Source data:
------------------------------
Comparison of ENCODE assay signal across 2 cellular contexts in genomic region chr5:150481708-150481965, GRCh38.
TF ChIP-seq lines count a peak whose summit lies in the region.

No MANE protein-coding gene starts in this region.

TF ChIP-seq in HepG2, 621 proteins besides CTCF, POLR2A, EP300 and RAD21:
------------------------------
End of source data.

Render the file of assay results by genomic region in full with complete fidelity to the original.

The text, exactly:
Comparison of ENCODE assay signal across 2 cellular contexts in genomic region chr5:150481708-150481965, GRCh38.
TF ChIP-seq lines count a peak whose summit lies in the region.

No MANE protein-coding gene starts in this region.

TF ChIP-seq in HepG2, 621 proteins besides CTCF, POLR2A, EP300 and RAD21: